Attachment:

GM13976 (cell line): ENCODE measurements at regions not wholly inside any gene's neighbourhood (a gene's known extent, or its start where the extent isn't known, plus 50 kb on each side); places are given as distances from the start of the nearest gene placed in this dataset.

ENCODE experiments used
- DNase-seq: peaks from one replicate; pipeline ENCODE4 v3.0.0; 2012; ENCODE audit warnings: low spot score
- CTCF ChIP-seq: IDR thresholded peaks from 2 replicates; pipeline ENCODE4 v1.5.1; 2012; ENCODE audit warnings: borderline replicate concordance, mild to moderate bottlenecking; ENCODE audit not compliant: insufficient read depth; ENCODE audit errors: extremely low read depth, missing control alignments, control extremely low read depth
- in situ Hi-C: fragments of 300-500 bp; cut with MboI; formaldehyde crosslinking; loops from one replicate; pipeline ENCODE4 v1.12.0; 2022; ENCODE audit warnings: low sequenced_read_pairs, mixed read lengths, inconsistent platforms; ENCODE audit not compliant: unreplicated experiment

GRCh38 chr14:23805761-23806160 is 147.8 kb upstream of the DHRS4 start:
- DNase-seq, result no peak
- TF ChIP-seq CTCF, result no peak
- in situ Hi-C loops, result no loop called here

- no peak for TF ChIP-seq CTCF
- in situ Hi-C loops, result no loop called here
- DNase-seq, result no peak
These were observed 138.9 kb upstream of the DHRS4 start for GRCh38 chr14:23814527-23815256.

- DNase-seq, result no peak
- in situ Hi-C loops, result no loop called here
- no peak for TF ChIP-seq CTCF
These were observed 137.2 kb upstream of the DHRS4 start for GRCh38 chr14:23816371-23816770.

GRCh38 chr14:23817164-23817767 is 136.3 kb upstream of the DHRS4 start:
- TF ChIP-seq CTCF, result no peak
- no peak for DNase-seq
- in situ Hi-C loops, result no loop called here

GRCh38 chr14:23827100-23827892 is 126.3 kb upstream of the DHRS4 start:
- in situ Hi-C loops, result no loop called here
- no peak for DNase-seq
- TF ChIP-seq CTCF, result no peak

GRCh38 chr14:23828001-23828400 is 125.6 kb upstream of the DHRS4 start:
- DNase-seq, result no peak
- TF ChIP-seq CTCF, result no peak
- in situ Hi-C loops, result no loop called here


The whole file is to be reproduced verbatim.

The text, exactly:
GM13976 (cell line): ENCODE measurements at regions not wholly inside any gene's neighbourhood (a gene's known extent, or its start where the extent isn't known, plus 50 kb on each side); places are given as distances from the start of the nearest gene placed in this dataset.

ENCODE experiments used
- DNase-seq: peaks from one replicate; pipeline ENCODE4 v3.0.0; 2012; ENCODE audit warnings: low spot score
- CTCF ChIP-seq: IDR thresholded peaks from 2 replicates; pipeline ENCODE4 v1.5.1; 2012; ENCODE audit warnings: borderline replicate concordance, mild to moderate bottlenecking; ENCODE audit not compliant: insufficient read depth; ENCODE audit errors: extremely low read depth, missing control alignments, control extremely low read depth
- in situ Hi-C: fragments of 300-500 bp; cut with MboI; formaldehyde crosslinking; loops from one replicate; pipeline ENCODE4 v1.12.0; 2022; ENCODE audit warnings: low sequenced_read_pairs, mixed read lengths, inconsistent platforms; ENCODE audit not compliant: unreplicated experiment

GRCh38 chr14:23805761-23806160 is 147.8 kb upstream of the DHRS4 start:
- DNase-seq, result no peak
- TF ChIP-seq CTCF, result no peak
- in situ Hi-C loops, result no loop called here

- no peak for TF ChIP-seq CTCF
- in situ Hi-C loops, result no loop called here
- DNase-seq, result no peak
These were observed 138.9 kb upstream of the DHRS4 start for GRCh38 chr14:23814527-23815256.

- DNase-seq, result no peak
- in situ Hi-C loops, result no loop called here
- no peak for TF ChIP-seq CTCF
These were observed 137.2 kb upstream of the DHRS4 start for GRCh38 chr14:23816371-23816770.

GRCh38 chr14:23817164-23817767 is 136.3 kb upstream of the DHRS4 start:
- TF ChIP-seq CTCF, result no peak
- no peak for DNase-seq
- in situ Hi-C loops, result no loop called here

GRCh38 chr14:23827100-23827892 is 126.3 kb upstream of the DHRS4 start:
- in situ Hi-C loops, result no loop called here
- no peak for DNase-seq
- TF ChIP-seq CTCF, result no peak

GRCh38 chr14:23828001-23828400 is 125.6 kb upstream of the DHRS4 start:
- DNase-seq, result no peak
- TF ChIP-seq CTCF, result no peak
- in situ Hi-C loops, result no loop called here